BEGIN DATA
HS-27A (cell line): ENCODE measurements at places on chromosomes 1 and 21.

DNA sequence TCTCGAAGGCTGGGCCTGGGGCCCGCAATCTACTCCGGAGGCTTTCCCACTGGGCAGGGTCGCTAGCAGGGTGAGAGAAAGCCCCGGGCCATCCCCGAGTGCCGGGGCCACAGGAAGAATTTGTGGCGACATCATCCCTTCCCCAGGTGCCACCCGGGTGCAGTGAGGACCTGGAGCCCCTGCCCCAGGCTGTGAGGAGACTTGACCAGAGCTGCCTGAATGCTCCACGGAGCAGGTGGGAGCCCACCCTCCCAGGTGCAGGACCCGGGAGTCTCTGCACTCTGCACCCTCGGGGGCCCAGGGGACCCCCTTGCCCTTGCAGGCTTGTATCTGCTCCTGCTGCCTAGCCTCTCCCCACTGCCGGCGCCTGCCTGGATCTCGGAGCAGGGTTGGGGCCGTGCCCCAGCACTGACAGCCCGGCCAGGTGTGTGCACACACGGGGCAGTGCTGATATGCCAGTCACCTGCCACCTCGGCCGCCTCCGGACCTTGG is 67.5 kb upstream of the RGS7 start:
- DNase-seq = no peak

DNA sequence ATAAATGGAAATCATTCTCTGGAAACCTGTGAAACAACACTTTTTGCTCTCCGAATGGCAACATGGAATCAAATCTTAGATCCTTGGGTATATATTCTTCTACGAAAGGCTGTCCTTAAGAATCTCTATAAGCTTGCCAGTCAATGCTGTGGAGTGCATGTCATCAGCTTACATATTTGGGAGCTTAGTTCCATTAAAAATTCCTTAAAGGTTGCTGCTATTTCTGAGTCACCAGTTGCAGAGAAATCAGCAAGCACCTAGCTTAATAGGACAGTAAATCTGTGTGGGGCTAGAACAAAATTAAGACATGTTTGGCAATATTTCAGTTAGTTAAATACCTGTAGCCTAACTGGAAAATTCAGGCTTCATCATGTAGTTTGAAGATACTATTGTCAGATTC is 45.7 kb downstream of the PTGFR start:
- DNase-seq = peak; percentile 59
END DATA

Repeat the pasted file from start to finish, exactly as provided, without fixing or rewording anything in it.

HS-27A (cell line): ENCODE measurements at places on chromosomes 1 and 21.

DNA sequence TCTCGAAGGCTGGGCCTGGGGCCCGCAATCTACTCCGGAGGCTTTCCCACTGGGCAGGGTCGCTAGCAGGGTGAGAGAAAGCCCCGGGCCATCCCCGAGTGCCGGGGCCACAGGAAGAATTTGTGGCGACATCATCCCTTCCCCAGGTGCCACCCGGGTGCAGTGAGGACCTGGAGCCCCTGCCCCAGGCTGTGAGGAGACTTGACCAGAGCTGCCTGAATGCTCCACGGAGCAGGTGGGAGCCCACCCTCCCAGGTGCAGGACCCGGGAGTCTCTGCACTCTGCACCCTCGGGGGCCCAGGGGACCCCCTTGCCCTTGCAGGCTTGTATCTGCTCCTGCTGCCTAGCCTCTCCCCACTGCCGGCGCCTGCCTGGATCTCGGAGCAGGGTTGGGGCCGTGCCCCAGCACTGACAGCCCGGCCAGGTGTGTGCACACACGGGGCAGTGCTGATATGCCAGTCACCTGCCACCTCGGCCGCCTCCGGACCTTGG is 67.5 kb upstream of the RGS7 start:
- DNase-seq = no peak

DNA sequence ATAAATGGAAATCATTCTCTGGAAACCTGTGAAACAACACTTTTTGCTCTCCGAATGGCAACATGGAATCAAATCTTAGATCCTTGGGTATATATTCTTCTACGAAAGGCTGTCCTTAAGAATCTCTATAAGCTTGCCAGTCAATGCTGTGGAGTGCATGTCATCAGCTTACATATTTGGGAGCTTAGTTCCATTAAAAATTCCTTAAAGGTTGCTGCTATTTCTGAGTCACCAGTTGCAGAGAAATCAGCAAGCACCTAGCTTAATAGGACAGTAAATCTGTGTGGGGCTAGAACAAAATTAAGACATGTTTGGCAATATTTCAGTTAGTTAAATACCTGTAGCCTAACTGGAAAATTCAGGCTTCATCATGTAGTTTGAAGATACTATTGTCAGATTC is 45.7 kb downstream of the PTGFR start:
- DNase-seq = peak; percentile 59